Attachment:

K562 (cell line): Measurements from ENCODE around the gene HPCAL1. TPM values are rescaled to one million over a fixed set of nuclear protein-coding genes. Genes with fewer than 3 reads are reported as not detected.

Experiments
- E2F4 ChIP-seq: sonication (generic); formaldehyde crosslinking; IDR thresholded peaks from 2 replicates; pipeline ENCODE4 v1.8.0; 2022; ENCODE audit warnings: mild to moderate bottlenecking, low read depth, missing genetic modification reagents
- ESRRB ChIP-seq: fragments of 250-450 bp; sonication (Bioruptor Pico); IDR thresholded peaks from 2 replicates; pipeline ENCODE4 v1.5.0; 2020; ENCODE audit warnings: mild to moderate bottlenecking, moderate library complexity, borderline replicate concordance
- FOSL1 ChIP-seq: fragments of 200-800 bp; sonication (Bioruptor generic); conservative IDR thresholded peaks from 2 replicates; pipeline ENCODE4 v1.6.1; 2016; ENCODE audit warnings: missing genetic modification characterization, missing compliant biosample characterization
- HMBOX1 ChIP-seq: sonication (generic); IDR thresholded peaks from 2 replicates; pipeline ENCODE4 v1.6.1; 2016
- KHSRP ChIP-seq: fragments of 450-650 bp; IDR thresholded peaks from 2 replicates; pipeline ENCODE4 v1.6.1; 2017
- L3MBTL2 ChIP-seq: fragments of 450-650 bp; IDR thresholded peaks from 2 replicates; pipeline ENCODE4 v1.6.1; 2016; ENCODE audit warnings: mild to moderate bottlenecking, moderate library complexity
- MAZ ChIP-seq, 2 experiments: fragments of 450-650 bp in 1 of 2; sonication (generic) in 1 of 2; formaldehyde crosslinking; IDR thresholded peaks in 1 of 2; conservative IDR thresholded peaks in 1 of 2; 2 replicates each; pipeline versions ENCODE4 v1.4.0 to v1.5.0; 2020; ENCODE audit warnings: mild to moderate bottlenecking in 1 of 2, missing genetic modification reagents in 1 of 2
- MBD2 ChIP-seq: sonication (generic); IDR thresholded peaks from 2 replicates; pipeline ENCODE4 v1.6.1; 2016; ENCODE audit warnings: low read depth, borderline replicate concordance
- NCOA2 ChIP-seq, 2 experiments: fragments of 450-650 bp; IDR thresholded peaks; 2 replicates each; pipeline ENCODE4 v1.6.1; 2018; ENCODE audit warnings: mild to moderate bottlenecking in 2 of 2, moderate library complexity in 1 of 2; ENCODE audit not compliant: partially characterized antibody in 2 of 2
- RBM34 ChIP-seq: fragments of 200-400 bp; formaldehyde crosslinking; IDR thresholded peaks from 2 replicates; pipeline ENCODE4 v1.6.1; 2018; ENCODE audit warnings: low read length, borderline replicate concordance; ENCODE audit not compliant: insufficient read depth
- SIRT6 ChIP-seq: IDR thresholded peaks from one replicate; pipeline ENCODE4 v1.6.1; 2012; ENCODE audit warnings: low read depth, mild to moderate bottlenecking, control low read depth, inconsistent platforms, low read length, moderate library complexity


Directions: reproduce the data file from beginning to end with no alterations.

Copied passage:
K562 (cell line): Measurements from ENCODE around the gene HPCAL1. TPM values are rescaled to one million over a fixed set of nuclear protein-coding genes. Genes with fewer than 3 reads are reported as not detected.

Experiments
- E2F4 ChIP-seq: sonication (generic); formaldehyde crosslinking; IDR thresholded peaks from 2 replicates; pipeline ENCODE4 v1.8.0; 2022; ENCODE audit warnings: mild to moderate bottlenecking, low read depth, missing genetic modification reagents
- ESRRB ChIP-seq: fragments of 250-450 bp; sonication (Bioruptor Pico); IDR thresholded peaks from 2 replicates; pipeline ENCODE4 v1.5.0; 2020; ENCODE audit warnings: mild to moderate bottlenecking, moderate library complexity, borderline replicate concordance
- FOSL1 ChIP-seq: fragments of 200-800 bp; sonication (Bioruptor generic); conservative IDR thresholded peaks from 2 replicates; pipeline ENCODE4 v1.6.1; 2016; ENCODE audit warnings: missing genetic modification characterization, missing compliant biosample characterization
- HMBOX1 ChIP-seq: sonication (generic); IDR thresholded peaks from 2 replicates; pipeline ENCODE4 v1.6.1; 2016
- KHSRP ChIP-seq: fragments of 450-650 bp; IDR thresholded peaks from 2 replicates; pipeline ENCODE4 v1.6.1; 2017
- L3MBTL2 ChIP-seq: fragments of 450-650 bp; IDR thresholded peaks from 2 replicates; pipeline ENCODE4 v1.6.1; 2016; ENCODE audit warnings: mild to moderate bottlenecking, moderate library complexity
- MAZ ChIP-seq, 2 experiments: fragments of 450-650 bp in 1 of 2; sonication (generic) in 1 of 2; formaldehyde crosslinking; IDR thresholded peaks in 1 of 2; conservative IDR thresholded peaks in 1 of 2; 2 replicates each; pipeline versions ENCODE4 v1.4.0 to v1.5.0; 2020; ENCODE audit warnings: mild to moderate bottlenecking in 1 of 2, missing genetic modification reagents in 1 of 2
- MBD2 ChIP-seq: sonication (generic); IDR thresholded peaks from 2 replicates; pipeline ENCODE4 v1.6.1; 2016; ENCODE audit warnings: low read depth, borderline replicate concordance
- NCOA2 ChIP-seq, 2 experiments: fragments of 450-650 bp; IDR thresholded peaks; 2 replicates each; pipeline ENCODE4 v1.6.1; 2018; ENCODE audit warnings: mild to moderate bottlenecking in 2 of 2, moderate library complexity in 1 of 2; ENCODE audit not compliant: partially characterized antibody in 2 of 2
- RBM34 ChIP-seq: fragments of 200-400 bp; formaldehyde crosslinking; IDR thresholded peaks from 2 replicates; pipeline ENCODE4 v1.6.1; 2018; ENCODE audit warnings: low read length, borderline replicate concordance; ENCODE audit not compliant: insufficient read depth
- SIRT6 ChIP-seq: IDR thresholded peaks from one replicate; pipeline ENCODE4 v1.6.1; 2012; ENCODE audit warnings: low read depth, mild to moderate bottlenecking, control low read depth, inconsistent platforms, low read length, moderate library complexity